Morning Musing: Genesis 11:3-4

“They said to each other, ‘Come, let’s make oven-fired bricks.’ (They used brick for stone and asphalt for mortar.) And they said, ‘Come, let’s build ourselves a city and a tower with its top in the sky. Let’s make a name for ourselves; otherwise, we will be scattered throughout the earth.'” (CSB – Read the chapter)

What are you building right now? That may sound like a strange question, but bear with me. I love building. I think I’ve passed that love on to my boys too. They all build different things – one builds amazing buildings and models, one builds incredible stories and songs, and the other builds exciting fantasy worlds of great imagination – but they are all builders. In a bigger sense, everyone is building something. The question is not whether, but what and why. One more question is who the building is for. In an interesting little story that falls right near the end of the creation story arc in Genesis, we’re reminded that why we build matters as much – or even more – than what.

The story of the Tower of Babel is one of the more interesting stories in the Scriptures. It is one of those stories that regularly appears in children’s Bibles, which would seem to indicate that it’s a pretty easy one to understand. And yet, graduate-level scholars debate and study and write lengthy articles trying to figure out exactly what it means. The standard telling from pretty much every children’s Bible out there is that the people on earth decided they were going to build this grand structure to honor themselves. Things were going really well – as far as they understood that – until God came along and made them all miraculously start speaking different languages because if they were able to accomplish something like this grand structure, what wouldn’t they be able to do?

In this telling, the moral of the story is supposedly that we shouldn’t be prideful, but told like that, there almost seems to be this undercurrent of fear on God’s part. It was almost like He was worried that we were becoming so powerful together that we might challenge Him. As a result, He essentially cheated – because He was God and could do that – and made their finishing the task impossible. This, somehow, saved us from…something. In the end, at least from the children’s Bible version, you’re left not feeling inspired to be less prideful, but rather asking some uncomfortable questions about God’s character.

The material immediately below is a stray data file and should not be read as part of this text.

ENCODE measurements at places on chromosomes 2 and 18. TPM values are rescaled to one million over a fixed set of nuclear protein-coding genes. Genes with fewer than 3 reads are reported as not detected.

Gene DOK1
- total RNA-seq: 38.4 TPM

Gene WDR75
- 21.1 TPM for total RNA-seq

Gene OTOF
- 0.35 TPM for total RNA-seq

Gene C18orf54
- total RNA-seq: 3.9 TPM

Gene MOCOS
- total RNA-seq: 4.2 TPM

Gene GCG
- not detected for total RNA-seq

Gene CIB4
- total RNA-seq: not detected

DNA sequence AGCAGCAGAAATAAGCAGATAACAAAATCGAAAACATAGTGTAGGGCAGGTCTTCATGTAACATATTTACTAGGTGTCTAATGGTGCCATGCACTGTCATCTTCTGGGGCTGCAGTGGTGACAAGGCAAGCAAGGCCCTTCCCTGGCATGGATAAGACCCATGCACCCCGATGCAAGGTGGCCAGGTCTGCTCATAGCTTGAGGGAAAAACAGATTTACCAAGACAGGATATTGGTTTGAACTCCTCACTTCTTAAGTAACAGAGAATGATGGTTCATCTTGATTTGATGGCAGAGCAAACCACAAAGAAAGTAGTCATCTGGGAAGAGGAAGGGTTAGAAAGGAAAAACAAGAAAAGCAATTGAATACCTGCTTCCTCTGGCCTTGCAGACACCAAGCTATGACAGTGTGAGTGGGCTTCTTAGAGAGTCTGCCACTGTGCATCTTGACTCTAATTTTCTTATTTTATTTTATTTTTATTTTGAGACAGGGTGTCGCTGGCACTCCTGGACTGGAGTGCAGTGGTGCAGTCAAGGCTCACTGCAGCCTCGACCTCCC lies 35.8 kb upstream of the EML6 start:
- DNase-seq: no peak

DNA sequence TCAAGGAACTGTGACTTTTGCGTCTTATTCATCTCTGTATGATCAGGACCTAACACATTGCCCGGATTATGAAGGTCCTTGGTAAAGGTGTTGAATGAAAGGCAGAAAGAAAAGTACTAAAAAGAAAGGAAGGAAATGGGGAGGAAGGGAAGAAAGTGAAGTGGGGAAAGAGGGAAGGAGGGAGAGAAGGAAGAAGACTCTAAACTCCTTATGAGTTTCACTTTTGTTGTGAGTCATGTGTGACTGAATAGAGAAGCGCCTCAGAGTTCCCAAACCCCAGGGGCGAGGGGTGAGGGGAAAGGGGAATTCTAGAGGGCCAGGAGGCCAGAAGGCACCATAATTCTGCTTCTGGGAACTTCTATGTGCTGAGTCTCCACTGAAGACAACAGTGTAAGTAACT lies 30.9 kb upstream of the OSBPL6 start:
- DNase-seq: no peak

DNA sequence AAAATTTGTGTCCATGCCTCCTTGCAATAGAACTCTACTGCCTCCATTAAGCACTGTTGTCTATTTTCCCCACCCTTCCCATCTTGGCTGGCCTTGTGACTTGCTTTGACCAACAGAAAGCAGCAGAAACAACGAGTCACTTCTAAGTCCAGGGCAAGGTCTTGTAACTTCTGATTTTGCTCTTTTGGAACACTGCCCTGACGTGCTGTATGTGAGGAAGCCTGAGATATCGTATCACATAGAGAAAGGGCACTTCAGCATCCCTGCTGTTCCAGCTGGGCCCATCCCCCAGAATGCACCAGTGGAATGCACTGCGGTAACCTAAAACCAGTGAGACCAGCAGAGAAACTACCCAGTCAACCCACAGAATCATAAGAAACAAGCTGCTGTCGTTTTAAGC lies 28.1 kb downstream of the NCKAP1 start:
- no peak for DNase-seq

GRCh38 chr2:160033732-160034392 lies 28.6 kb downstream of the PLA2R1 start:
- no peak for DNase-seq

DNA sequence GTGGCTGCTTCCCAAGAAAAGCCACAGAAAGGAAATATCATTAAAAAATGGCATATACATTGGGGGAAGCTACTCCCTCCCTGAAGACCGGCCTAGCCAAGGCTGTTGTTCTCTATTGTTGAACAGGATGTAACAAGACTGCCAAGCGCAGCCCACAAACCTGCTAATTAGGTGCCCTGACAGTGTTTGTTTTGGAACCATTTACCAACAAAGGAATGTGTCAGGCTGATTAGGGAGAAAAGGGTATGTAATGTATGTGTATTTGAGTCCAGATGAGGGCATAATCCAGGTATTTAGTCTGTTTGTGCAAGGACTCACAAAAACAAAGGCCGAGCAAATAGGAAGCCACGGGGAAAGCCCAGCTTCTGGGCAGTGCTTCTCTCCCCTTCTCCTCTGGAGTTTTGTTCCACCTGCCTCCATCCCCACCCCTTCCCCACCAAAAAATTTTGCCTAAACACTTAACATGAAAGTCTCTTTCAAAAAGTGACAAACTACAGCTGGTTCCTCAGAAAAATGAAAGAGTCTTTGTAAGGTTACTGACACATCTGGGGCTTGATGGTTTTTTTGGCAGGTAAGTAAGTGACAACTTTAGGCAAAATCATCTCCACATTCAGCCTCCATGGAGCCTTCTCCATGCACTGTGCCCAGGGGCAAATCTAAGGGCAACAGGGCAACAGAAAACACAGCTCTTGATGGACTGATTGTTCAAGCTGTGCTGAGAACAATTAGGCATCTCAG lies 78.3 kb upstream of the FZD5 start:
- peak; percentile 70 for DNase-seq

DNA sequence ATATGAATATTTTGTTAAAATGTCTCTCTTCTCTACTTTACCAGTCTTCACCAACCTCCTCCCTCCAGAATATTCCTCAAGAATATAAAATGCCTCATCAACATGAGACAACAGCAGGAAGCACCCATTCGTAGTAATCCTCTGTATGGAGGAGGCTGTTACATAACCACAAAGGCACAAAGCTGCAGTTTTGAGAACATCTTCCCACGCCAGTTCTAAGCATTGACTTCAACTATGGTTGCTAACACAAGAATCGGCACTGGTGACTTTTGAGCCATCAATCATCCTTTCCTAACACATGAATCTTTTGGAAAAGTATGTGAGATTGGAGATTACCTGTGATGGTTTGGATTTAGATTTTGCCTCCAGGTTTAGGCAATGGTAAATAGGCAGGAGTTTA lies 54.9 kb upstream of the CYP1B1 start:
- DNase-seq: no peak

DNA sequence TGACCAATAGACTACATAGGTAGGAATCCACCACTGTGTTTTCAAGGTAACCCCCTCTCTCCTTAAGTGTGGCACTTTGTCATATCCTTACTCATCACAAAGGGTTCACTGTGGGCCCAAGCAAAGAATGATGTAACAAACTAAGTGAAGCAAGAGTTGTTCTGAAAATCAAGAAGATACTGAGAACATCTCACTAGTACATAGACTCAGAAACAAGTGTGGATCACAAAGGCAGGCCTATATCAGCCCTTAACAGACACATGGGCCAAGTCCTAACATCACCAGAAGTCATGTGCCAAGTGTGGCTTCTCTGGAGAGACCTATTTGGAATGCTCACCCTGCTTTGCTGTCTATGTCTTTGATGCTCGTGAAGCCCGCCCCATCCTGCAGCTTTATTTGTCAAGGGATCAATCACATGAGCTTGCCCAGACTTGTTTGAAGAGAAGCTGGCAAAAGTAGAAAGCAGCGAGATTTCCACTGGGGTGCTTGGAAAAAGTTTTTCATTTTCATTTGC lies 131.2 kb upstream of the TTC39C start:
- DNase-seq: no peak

But then you go and really read the story and things get worse. Just look at these couple of verses here. Look at them and forget about the churchy-lens of this-is-a-story-about-why-pride-is-bad. This group of people, which surely didn’t include all the people on earth, but just a particular clan or collection of clans, decided to settle down. They decide to use this new technology called “the brick” to see what they can build. And if you just read casually, they want to build themselves a city and a tower so they don’t get scattered. What’s so wrong with that?

The world was a tough place back then. If you lived on your own, you were toast. Everything could kill you them. Nature could do it. Animals could do it. Other clans were sure to do it. My goodness, even getting a cut on your arm could do it. People stuck together for protection from the chaos around them. If this new marvel called the brick could afford them the ability to withstand the world a bit more successfully, then let’s go. And, sure, maybe there was some pride undergirding the whole thing, but was that so bad? After all, if they had figured all of this out, maybe they deserved to shine a little more brightly than the rest of the world. Why would God bring the hammer down on them so thoroughly? What’s wrong with a building project?